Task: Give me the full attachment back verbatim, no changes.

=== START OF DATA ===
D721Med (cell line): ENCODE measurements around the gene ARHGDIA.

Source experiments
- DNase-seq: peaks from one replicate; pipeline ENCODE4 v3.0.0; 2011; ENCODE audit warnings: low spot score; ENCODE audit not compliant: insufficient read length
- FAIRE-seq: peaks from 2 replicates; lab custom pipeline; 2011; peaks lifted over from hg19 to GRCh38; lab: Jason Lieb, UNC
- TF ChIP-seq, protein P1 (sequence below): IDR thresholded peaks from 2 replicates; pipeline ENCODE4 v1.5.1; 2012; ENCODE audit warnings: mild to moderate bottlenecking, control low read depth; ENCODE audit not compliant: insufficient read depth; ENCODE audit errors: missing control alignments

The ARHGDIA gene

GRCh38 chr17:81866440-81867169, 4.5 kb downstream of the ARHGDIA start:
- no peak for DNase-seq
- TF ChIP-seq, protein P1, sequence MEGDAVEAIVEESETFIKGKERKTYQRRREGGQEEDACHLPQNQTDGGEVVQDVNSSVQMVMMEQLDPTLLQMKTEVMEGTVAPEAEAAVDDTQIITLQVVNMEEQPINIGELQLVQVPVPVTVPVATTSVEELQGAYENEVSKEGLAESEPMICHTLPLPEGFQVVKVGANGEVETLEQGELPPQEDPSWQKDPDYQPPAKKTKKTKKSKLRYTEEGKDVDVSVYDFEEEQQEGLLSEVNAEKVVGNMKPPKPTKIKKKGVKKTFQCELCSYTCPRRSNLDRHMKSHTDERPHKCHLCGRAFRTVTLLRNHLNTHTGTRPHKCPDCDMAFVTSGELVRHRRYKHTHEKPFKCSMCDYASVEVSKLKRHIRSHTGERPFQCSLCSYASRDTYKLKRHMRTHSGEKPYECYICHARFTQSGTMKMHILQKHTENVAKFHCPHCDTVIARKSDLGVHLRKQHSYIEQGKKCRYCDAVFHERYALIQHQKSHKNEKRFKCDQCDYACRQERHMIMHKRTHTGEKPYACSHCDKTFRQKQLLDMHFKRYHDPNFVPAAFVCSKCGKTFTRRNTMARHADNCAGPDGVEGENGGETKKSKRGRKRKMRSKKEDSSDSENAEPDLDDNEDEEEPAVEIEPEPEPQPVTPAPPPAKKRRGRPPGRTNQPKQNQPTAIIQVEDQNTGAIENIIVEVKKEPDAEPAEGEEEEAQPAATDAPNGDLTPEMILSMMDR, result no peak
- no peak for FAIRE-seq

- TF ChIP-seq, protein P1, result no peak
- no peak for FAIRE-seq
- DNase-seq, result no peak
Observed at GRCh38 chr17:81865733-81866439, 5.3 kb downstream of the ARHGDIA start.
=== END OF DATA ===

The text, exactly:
D721Med (cell line): ENCODE measurements around the gene ARHGDIA.

Source experiments
- DNase-seq: peaks from one replicate; pipeline ENCODE4 v3.0.0; 2011; ENCODE audit warnings: low spot score; ENCODE audit not compliant: insufficient read length
- FAIRE-seq: peaks from 2 replicates; lab custom pipeline; 2011; peaks lifted over from hg19 to GRCh38; lab: Jason Lieb, UNC
- TF ChIP-seq, protein P1 (sequence below): IDR thresholded peaks from 2 replicates; pipeline ENCODE4 v1.5.1; 2012; ENCODE audit warnings: mild to moderate bottlenecking, control low read depth; ENCODE audit not compliant: insufficient read depth; ENCODE audit errors: missing control alignments

The ARHGDIA gene

GRCh38 chr17:81866440-81867169, 4.5 kb downstream of the ARHGDIA start:
- no peak for DNase-seq
- TF ChIP-seq, protein P1, sequence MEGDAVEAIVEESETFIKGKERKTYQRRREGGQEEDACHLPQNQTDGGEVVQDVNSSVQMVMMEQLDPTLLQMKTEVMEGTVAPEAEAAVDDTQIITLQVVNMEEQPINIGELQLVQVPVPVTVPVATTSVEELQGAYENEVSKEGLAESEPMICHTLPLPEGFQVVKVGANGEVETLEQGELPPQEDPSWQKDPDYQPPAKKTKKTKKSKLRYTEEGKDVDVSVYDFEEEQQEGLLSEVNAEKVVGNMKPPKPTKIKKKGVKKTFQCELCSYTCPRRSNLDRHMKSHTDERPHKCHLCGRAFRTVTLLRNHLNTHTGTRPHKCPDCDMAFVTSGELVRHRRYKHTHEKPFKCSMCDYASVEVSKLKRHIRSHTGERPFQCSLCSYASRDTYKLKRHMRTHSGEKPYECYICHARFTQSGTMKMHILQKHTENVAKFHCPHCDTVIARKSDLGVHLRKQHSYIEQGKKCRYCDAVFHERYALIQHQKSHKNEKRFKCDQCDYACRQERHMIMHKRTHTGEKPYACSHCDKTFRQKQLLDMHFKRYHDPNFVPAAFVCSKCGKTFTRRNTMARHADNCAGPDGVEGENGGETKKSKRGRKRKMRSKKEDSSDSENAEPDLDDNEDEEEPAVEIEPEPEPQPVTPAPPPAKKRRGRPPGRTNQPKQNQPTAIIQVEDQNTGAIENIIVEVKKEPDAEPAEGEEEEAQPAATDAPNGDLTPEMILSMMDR, result no peak
- no peak for FAIRE-seq

- TF ChIP-seq, protein P1, result no peak
- no peak for FAIRE-seq
- DNase-seq, result no peak
Observed at GRCh38 chr17:81865733-81866439, 5.3 kb downstream of the ARHGDIA start.